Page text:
May 21, 2023

The frontier of cancer research

Original source here.

The focus of RTICC researchers’ activities might include everything from tumour metastasis, to drug resistance, to personalised medicine, to novel drug design and beyond.

What are the characteristics of a truly world-class cancer research centre? Globally renowned scientists, pioneering research programs, and a steady record of publications appearing in prestigious journals. The Rappaport Technion Integrated Cancer Centre (RTICC), currently in its eighth year of operations at the Technion, embodies this ideal.

Founded by Technion distinguished professor and 2004 Nobel laureate Aaron Ciechanover, and led by Professor Yuval Shaked, the RTICC is distinguished by its cross-pollination of 55 collaborative Technion principal investigators working in 11 Technion faculties, and an additional 13 principal investigators working at four of the Technion’s affiliated hospitals. The academic affiliation of physicians in these health care units encourages clinical research and furthers the mission of the RTICC. The activities being conducted by investigators at the Technion itself, as well as at the university’s affiliated hospitals, ensures the breadth of RTICC work encompasses both pure research and clinical aspects of cancer care.

The result of this diversity of scientific backgrounds is an environment in which researchers academically prosper while pursuing exciting ideas within three major areas: basic cancer research, translating research into practical therapies, and innovating new technology that allows therapies to be applied in the clinic. The focus of RTICC researchers’ activities might include everything from tumour metastasis, to drug resistance, to personalised medicine, to novel drug design and beyond.

Unique collaborations are driving cancer-related innovation

When Associate Professor Avi Schroeder, a member of the Wolfson Faculty of Chemical Engineering and head of the Louis Family Laboratory for Targeted Drug Delivery and Personalised Medicine Technologies, encountered a challenge differentiating between live cells extracted from tumours and dead cells inside them, assistance came from Shaked. He provided valuable laboratory assistance that not only resolved the problem but pointed toward a new technique enhancing the study of relatively hard-to-penetrate tumours, such as those associated with pancreatic cancer.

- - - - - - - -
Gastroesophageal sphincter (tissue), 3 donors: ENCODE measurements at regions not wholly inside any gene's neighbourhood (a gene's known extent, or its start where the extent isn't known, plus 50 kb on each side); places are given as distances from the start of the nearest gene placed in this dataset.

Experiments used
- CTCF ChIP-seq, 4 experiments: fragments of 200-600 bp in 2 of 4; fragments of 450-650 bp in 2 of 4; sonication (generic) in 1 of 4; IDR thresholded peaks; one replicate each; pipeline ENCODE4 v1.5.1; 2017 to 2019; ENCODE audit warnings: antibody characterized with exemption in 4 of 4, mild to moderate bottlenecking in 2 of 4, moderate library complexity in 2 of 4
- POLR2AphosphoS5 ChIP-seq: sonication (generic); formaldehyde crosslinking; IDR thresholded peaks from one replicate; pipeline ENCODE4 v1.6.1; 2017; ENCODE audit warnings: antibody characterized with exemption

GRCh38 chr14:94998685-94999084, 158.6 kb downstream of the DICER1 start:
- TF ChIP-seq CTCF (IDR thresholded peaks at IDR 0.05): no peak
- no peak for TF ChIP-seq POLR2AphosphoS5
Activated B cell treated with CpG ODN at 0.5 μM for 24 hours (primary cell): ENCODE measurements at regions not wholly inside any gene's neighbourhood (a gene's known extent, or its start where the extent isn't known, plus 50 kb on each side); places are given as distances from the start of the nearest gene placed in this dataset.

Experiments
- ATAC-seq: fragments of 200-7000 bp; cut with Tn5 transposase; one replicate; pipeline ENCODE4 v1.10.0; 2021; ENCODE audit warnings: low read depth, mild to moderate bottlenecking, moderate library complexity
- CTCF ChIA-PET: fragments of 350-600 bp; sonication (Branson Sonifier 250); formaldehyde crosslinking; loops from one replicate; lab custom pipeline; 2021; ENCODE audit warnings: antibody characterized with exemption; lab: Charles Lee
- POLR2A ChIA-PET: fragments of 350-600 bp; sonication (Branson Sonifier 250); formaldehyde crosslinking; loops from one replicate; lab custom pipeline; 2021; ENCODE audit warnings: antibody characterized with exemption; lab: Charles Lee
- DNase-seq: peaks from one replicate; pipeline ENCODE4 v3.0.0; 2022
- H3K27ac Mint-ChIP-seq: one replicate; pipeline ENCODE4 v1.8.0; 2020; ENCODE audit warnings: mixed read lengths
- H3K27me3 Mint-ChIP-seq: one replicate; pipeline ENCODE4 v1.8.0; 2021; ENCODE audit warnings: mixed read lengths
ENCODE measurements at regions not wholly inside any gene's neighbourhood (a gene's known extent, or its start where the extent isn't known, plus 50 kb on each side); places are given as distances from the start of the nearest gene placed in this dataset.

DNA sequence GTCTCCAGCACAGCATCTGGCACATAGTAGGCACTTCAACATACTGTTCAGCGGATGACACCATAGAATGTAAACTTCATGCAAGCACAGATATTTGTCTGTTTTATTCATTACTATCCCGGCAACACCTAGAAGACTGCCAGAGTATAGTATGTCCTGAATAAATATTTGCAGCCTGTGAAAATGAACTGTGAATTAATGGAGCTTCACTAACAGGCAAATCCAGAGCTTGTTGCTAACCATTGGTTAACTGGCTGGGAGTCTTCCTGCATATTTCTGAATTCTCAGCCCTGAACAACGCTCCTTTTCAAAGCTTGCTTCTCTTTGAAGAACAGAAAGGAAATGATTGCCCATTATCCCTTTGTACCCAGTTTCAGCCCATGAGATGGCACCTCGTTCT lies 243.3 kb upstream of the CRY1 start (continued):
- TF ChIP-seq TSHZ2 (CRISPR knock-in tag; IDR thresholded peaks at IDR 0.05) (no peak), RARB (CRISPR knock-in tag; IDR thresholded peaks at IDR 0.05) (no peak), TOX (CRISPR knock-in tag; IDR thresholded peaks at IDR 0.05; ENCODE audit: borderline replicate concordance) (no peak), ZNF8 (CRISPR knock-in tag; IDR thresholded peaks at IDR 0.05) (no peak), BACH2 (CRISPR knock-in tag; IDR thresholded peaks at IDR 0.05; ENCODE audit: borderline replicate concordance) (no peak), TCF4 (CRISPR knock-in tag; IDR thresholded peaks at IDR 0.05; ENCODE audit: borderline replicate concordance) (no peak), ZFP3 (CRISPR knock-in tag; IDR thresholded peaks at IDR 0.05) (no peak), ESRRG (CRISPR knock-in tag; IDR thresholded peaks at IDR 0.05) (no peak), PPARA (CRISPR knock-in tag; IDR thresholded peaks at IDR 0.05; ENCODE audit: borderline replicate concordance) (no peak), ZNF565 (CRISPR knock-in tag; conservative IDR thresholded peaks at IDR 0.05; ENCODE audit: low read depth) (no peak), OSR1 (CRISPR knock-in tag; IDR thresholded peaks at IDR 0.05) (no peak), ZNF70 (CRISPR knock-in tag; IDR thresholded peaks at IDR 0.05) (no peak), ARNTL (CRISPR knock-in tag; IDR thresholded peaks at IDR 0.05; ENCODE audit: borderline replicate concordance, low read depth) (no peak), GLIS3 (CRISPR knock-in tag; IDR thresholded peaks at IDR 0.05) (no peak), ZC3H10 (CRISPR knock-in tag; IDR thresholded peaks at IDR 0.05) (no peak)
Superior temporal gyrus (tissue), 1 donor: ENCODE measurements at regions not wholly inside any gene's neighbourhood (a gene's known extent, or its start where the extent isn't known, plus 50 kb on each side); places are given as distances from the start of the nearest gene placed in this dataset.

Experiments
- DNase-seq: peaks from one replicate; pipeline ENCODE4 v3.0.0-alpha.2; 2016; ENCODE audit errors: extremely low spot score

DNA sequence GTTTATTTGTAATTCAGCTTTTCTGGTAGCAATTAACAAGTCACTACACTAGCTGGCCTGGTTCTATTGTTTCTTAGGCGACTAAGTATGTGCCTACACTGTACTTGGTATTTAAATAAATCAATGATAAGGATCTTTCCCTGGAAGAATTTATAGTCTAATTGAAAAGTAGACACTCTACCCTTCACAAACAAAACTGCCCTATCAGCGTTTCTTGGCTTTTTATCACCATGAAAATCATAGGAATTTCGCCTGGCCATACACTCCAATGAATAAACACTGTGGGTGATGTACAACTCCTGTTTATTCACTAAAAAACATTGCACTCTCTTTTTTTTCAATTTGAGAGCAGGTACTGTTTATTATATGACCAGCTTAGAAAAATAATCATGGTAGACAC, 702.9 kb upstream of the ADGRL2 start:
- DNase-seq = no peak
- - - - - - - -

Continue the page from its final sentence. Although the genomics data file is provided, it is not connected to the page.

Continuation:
“The Rappaport Technion Integrated Cancer Centre’s collaborative and cross-disciplinary approach to cancer research – involving outstanding medical doctors, engineers and basic scientists – is unique,” says Schroeder.

“These collaborations are taking many forms, with specialists in one area regularly supporting research in others.”

Further collaboration between Schroeder and Shaked resulted in the creation of barcoded nanoparticles, which are capable of conveying small amounts of medicine to tumour sites, and help reveal which medications work and which do not, while also enabling the creation of a potency chart for various medications.

When students in Schroeder’s laboratory noticed that nanoparticles administered to female mice were accumulating in the ovaries, they sought clarity from Associate Professor Irit Ben-Aharon, the head of the Division of Oncology at Rambam Health Care Campus (the largest hospital, cancer centre and radiation oncology facility in northern Israel).

Thanks to these RTICC collaborations, not only can doctors now leverage the biodistribution of nanoparticles to different body regions to treat various conditions, but a new field has been created in the process: gender nanotechnology, which explores how patients’ gender influences the dynamics of nanoparticles inside the body, with applications to breast, pancreatic and ovarian cancer.

Another form of collaboration involves cooperation between the RTICC and companies harnessing its advances. OncoHost, which focuses on precision medicine oncology, was founded by Shaked and is based on work he has performed at the Technion for the last 10 years. By testing patients’ blood samples before and during treatment, the company can analyse specific elements in plasma that can help explain the regrowth of tumours. The company then uses bioinformatic analysis and machine learning to differentiate between patients who respond to specific treatments and those who do not, allowing the generation of response prediction reports and suggestions for additional combinatorial treatments.

To learn more or to contribute to the Rappaport Technion Integrated Cancer Centre, visit

The RTICC is currently in its eighth year of operation.